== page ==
Introduction of Buddhism

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According to traditional Sri Lankan chronicles (such as the Dipavamsa), Buddhism was introduced into Sri Lanka in the 3rd century BC by VenerableMahinda, the son of the Emperor Ashoka, during the reign of Sri Lanka's KingDevanampiya Tissa. During this time, a sapling of the Bodhi Tree was brought to Sri Lanka and the first monasteries and Buddhist monuments were established. Among these, the Isurumuni-vihāra and the Vessagiri-vihāra remain important centers of worship. He is also credited with the construction of the Pathamaka-cetiya, the Jambukola-vihāra and the Hatthālhaka-vihāra, and the refectory. The Pali Canon, having previously been preserved as an oral tradition, was first committed to writing in Sri Lanka around 30 BC.

The Mahavamsa (Chap. XXIX[3]) records that during the rule (165 BC - 135 BC) of the Greco-Bactrian King Menander I, also known as Milinda, "a Greek ("Yona") Buddhist head monk" named Mahadharmaraksita (literally translated as 'Great Teacher/Preserver of the Dharma') led 30,000 Buddhist monks from "the Greek city of Alasandra" (Alexandria of the Caucasus, around 150 km north of today's Kabul in Afghanistan), to Sri Lanka for the dedication of theGreat Stupa in Anuradhapura, indicating that Greco-Buddhism contributed to early Sri Lankan Buddhism.

When the British won control at the beginning of the 19th century Buddhism was well into decline, a situation that encouraged the English missionaries that then began to flood the island. But against all expectations the monastic and lay community brought about a major revival from about 1860 onwards, a movement that went hand in hand with growing nationalism.

Since then Buddhism has flourished and Sri Lankan monks and expatriate lay people have been prominent in spreading Theravada Buddhism in Asia, the West and even in Africa.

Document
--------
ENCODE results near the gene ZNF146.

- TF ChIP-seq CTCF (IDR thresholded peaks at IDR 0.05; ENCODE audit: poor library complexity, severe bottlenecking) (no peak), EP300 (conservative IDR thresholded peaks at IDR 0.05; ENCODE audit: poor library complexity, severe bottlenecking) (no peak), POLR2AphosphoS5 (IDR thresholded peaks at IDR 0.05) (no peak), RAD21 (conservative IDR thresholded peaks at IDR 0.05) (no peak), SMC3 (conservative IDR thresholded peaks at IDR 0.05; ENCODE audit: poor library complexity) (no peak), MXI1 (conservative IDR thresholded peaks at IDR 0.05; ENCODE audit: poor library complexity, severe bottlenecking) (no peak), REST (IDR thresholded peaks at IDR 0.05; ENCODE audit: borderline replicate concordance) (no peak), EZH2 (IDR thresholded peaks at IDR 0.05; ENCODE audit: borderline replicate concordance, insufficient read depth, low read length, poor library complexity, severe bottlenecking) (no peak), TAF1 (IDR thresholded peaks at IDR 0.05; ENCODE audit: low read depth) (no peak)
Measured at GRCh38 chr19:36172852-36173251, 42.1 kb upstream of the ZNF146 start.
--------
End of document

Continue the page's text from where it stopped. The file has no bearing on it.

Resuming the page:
Some of the most marvellous monuments in the Buddhist world belong to Sri Lanka, and her sculpture is closely associated with the early art of the Krishna valley and the later Pallava and Chola kings, owing to the close relationship that existed between south India and Sri Lanka. (above: Seven-metre-tall standing image of the Buddha in a rare cross-armed pose at Gal Vihara).

According to the Sri Lankan chronicles, the Mahavamsa, one of Ashoka's sons, the monk Mahinda, supervised construction of monastic buildings nearAnuradhapura. Simultaneously, he sent to India for relics. These, say the histories, included the Buddha's alms bowl andhis right collarbone. Later a hair relic, and in the 4th century AD, the Buddha's tooth would be taken to Sri Lanka. The tooth is still preserved in Kandy where daily rituals venerate the Buddha's tooth relic in Temple of the Tooth Relic, Kandy 16th Century.

To house the relics, stupas were built. Standing at 300 feet, Ruwanweliseya, or the "Great Stupa" is regarded as one of the most important stupas at Anuradhapura in north-central Sri Lanka: Much restored, the great dome, circled with old columns, is still to be seen in Anuradhapura, now a great park. During major festivals it is crowded with hundreds of thousands of devotees in family groups, who picnic happily among the ruins and offer puja at the Bodhi tree. There are other important monuments nearby at Mihintale, the site of Mahinda's first sermon to King Devanampiya-Tissa. The ruins of the later capital at Polonnaruwa (9th century AD onwards), showing Hindu and Mahayana cultic influence, are yet more elaborate.

The stupa in Sri Lanka is a circular drum on a square base with a long succession of compressed umbrellas forming a conical top over a box-shaped harmika, of which the Ruwanweliseya stupa, (above right) at Anuradhapura (3rd century BC) is a fine example.